Wednesday, March 3, 2021 - 12:00 pm to 12:45 pm

Graduate students are invited to join Dr. Jennifer Waldron, Dean of the Graduate College, for Coffee With the Dean on Wednesday, March 3 from noon-12:45 p.m. on Zoom. This is a drop in event and an opportunity for casual conversation and to ask any questions about the Graduate College.


Contact Information

Name: Susie Schwieger Email: [email protected] Phone: (319) 273-2748

Link to Event: Coffee With the Dean

David Lessinger: From Recovery to Resilience: Planning in Post-Katrina New Orleans

David Lessinger (M.R.P. '07) is the chief of staff to the deputy mayor/chief administrative officer and chief resilience officer for the City of New Orleans. Lessinger supports the chief administrative officer in managing the budget and operations of city government with a focus on critical projects and priorities. Within the resilience portfolio, he works to establish resilience as a business practice across city government and interfaces between the city's Office of Resilience and Sustainability and other city departments and agencies. Formerly, Lessinger served as the director of planning and strategy at the New Orleans Redevelopment Authority (NORA) where he worked to enhance NORA's neighborhood revitalization strategies and managed resilience planning and its connection to NORA's mission of delivering affordable housing, commercial development projects, and the creative reuse of vacant land. Previously, Lessinger was a deputy director in the City of New Orleans Code Enforcement and Hearings Bureau where he directed research and analysis.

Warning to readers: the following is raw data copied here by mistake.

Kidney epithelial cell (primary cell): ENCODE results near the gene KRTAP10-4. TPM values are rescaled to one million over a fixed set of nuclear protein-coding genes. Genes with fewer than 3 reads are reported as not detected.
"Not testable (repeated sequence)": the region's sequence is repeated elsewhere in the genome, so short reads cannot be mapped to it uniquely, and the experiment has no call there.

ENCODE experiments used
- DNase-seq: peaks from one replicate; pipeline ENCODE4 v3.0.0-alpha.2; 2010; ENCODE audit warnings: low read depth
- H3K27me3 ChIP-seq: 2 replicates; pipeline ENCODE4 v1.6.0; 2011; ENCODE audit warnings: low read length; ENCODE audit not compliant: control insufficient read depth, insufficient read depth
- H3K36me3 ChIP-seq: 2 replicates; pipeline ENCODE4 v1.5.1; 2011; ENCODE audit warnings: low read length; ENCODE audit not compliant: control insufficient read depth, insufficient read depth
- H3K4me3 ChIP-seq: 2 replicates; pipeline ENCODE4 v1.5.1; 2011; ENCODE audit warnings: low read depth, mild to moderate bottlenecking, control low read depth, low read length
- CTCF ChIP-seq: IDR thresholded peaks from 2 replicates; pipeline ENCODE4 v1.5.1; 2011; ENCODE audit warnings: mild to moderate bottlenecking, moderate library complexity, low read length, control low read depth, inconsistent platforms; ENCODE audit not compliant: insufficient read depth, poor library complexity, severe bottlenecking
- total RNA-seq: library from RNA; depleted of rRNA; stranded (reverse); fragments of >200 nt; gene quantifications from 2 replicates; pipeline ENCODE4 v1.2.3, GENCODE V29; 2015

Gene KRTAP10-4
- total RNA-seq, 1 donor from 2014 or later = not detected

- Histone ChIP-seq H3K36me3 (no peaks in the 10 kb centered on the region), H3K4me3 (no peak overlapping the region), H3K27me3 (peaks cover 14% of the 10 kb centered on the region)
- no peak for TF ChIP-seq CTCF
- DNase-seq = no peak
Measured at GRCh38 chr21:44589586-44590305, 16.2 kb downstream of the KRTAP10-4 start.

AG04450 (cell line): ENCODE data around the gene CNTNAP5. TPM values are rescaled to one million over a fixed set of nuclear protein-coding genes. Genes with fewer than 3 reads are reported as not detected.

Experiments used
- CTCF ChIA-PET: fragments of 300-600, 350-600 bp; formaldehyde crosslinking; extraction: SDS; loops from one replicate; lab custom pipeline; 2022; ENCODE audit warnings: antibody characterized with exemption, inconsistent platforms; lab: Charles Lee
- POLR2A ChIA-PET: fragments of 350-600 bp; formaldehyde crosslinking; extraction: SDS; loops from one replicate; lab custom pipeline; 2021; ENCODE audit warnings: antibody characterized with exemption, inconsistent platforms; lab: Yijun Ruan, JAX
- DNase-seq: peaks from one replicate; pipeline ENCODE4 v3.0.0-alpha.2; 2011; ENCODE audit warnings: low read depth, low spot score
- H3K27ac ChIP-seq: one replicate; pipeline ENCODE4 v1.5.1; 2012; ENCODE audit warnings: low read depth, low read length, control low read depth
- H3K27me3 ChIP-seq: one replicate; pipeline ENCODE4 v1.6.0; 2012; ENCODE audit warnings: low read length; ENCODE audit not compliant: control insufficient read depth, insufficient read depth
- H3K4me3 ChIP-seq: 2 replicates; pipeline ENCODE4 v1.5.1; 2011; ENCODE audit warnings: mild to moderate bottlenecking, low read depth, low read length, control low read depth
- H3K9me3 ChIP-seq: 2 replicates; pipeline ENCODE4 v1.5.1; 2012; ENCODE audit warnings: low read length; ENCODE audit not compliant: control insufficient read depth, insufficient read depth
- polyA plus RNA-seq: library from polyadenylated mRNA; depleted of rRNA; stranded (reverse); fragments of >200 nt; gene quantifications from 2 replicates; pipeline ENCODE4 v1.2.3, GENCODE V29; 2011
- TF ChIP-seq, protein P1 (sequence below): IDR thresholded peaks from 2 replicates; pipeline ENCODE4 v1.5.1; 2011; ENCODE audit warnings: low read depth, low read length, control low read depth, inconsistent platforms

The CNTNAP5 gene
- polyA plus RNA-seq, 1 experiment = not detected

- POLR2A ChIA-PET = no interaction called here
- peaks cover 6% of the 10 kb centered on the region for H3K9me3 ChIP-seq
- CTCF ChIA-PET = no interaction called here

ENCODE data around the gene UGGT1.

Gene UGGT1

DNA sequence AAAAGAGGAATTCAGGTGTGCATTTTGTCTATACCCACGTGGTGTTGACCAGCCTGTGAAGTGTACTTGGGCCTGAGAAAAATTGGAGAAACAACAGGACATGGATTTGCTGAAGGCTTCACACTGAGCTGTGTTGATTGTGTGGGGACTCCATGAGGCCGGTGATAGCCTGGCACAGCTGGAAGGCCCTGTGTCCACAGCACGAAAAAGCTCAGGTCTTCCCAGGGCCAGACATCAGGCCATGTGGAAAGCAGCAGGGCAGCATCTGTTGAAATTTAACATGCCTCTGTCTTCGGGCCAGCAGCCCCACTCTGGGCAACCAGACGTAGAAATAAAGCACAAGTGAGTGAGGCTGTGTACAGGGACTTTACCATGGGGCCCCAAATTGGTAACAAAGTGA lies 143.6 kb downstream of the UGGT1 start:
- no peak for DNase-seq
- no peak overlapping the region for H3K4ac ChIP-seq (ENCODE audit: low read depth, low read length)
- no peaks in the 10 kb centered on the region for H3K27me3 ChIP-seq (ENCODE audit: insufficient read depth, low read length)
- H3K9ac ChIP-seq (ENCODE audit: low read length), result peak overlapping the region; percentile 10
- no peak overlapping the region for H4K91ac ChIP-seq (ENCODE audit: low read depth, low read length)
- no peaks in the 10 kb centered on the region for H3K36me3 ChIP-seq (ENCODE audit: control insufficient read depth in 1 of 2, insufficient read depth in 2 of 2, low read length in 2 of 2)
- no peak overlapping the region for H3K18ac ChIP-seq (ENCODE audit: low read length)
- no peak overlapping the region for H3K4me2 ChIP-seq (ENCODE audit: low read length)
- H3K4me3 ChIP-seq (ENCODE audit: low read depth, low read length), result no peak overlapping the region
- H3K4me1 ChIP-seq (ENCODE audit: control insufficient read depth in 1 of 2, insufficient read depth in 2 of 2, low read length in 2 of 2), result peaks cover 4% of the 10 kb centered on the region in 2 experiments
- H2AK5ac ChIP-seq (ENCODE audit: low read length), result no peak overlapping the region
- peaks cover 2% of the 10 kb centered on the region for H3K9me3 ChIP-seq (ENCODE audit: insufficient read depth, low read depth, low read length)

Lessinger first became involved in recovery planning in New Orleans as a graduate student in Department of City and Regional Planning at AAP where he and a team of graduate and undergraduate students developed components of the Unified New Orleans Plan. After graduating from Cornell, Lessinger was a Rockefeller Foundation Redevelopment Fellow at Neighborhood Housing Services of New Orleans working on blight reduction and neighborhood revitalization.

Lessinger holds a bachelor's degree in biology and environmental studies from Oberlin College, a master's degree in regional planning from Cornell University, and a certificate in urban redevelopment from the University of Pennsylvania.